Trump's next sanction: Shutting down PLO's Washington office

United States considering more sanctions against PA unless it sits down for talks with Israel.

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Elad Benari,

Abbas and Trump
Abbas and Trump
Reuters

The United States is considering more sanctions against the Palestinian Authority as it continues to refuse to sit down for talks with Israel, officials in Washington told Hadashot (formerly Channel 2 News) on Thursday.

According to those sources, if PA chairman Mahmoud Abbas does not come to his senses soon and returns to the negotiating table, U.S. President Donald Trump will not stop with the cutting of aid to the PA, and the next sanction will be the closure of the Palestine Liberation (PLO) offices in Washington and the sending of the PLO envoy back to Ramallah.

The report came hours after Trump, during a meeting with Prime Minister Binyamin Netanyahu in Davos, threatened to cut off all monetary aid to the PA unless they agreed to resume negotiating with Israel and harshly criticized the PA for boycotting Vice President Mike Pence when he visited Israel earlier this week.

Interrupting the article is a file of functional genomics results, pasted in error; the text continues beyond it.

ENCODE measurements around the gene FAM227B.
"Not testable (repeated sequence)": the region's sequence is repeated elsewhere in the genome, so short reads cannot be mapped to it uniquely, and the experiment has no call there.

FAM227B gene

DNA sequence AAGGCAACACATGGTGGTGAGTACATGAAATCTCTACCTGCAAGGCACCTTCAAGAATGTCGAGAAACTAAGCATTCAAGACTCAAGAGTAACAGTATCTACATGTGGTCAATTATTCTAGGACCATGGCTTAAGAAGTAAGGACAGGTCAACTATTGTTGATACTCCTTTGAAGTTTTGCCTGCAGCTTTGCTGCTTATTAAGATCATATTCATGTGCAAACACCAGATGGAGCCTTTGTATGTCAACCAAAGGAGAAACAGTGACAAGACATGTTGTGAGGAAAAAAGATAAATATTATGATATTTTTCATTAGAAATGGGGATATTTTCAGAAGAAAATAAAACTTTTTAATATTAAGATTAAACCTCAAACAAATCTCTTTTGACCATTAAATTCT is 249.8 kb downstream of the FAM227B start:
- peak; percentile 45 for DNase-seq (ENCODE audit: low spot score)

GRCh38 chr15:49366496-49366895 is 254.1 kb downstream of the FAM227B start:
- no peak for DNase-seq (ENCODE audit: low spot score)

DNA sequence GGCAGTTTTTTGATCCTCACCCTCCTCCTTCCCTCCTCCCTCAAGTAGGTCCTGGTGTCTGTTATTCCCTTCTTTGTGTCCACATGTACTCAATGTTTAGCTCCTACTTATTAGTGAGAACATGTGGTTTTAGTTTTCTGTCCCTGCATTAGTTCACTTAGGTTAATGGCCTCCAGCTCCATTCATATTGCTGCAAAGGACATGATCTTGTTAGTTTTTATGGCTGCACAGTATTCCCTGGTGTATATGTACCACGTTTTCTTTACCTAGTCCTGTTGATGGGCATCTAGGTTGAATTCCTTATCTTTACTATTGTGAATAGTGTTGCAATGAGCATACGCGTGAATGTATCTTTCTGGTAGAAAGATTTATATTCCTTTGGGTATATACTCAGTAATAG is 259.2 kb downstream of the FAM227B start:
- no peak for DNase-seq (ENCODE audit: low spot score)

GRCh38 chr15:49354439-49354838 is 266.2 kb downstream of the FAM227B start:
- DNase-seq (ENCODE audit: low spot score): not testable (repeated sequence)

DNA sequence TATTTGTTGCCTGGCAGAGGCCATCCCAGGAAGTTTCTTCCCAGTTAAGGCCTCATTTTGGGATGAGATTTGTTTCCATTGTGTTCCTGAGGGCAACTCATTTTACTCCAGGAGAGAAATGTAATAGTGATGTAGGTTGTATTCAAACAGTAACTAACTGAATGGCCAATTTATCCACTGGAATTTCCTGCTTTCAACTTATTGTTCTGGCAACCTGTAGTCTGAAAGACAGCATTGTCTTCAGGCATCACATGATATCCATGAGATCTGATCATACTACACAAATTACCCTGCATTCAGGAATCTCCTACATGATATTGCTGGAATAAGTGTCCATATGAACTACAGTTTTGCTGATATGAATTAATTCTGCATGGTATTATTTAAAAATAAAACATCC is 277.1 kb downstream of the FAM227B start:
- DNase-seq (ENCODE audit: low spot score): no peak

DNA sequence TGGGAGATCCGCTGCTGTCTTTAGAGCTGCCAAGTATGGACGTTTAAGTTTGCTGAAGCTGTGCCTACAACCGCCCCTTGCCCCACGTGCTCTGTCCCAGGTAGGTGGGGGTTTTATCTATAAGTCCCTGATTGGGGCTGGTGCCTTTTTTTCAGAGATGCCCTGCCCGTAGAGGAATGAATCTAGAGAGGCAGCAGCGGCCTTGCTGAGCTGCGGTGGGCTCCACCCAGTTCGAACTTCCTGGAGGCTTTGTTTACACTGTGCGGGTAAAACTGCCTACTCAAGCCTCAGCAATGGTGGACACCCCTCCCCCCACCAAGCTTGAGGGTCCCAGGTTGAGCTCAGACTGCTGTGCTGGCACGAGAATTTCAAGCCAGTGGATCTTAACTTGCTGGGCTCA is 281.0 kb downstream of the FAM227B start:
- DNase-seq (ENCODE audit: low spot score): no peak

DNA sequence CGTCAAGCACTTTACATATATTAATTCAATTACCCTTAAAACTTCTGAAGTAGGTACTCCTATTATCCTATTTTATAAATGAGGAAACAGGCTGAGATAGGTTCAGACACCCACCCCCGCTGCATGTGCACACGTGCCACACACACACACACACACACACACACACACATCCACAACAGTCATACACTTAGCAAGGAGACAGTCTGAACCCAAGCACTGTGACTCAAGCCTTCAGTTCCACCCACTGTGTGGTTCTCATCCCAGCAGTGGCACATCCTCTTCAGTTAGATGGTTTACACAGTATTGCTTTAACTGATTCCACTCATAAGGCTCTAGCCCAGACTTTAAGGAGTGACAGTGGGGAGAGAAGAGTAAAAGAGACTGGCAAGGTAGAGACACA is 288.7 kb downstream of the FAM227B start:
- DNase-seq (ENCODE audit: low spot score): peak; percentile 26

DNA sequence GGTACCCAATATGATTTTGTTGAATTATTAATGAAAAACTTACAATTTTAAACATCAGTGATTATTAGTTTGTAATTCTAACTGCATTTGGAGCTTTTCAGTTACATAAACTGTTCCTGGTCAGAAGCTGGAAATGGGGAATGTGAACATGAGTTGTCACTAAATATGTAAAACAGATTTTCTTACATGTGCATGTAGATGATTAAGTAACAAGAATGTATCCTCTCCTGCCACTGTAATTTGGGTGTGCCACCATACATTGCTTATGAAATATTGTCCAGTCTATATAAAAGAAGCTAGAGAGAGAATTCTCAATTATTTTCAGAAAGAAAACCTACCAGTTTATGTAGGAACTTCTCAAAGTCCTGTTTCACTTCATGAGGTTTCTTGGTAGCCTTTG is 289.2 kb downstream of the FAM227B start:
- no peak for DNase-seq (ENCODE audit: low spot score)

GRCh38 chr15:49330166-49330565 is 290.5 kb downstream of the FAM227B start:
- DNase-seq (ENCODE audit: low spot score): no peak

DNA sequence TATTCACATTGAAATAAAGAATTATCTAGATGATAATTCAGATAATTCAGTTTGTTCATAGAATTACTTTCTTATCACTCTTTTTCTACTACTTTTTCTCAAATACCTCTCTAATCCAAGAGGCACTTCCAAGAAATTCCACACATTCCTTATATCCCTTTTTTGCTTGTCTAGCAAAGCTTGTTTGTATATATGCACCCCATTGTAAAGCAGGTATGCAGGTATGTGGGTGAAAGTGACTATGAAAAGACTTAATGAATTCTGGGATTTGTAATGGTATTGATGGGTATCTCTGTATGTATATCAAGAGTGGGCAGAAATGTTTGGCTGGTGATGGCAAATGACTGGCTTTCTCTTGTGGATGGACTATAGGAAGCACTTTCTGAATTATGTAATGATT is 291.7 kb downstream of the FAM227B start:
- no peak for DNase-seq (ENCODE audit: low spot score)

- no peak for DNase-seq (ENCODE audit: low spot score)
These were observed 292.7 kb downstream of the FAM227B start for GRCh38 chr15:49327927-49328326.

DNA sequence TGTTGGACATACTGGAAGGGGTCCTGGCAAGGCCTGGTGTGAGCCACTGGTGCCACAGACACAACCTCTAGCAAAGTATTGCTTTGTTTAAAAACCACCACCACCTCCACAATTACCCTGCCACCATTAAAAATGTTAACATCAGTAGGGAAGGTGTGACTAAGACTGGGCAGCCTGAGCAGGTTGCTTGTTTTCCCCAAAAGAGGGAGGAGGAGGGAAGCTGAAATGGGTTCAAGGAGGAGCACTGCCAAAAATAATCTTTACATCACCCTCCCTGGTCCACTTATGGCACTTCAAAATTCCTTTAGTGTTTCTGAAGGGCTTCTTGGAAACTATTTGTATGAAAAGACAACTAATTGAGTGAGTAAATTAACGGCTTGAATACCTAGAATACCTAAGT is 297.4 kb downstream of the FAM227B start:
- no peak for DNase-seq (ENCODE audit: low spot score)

"They disrespected us a week ago by not allowing our great vice president to see them, and we give them hundreds of millions of dollars in aid and support — tremendous numbers, numbers that nobody understands," charged the president, who added, “That money is not going to them unless they sit down and negotiate peace.”

His comments appeared to confirm a Hadashot report from Wednesday which said that U.S. ambassador to the UN Nikki Haley was pushing for further cuts to the American aid to the PA, in addition to the cut in funding to UNRWA, the UN agency for “Palestinian refugees”.

Haley on Thursday blasted Abbas, saying that the PA appeared to be unprepared to pursue peace and adding that the U.S. was not interested in “chasing after” PA leaders in a bid to reboot talks between the PA and Israel.

The U.S. has already once threatened to shut down the PLO mission in New York. Back in November, Secretary of State Rex Tillerson sent a letter to the Palestinian leadership warning that the delegation might be shut down as a result of Abbas's call on the International Criminal Court (ICC) to investigate Israel and prosecute Israelis.

Later, however, State Department officials said that it was decided to keep the delegation open for at least 90 days, and at the end of that period, Trump could announce that he is prolonging its activity because it is vital for supporting "meaningful" Israeli-Palestinian negotiations.








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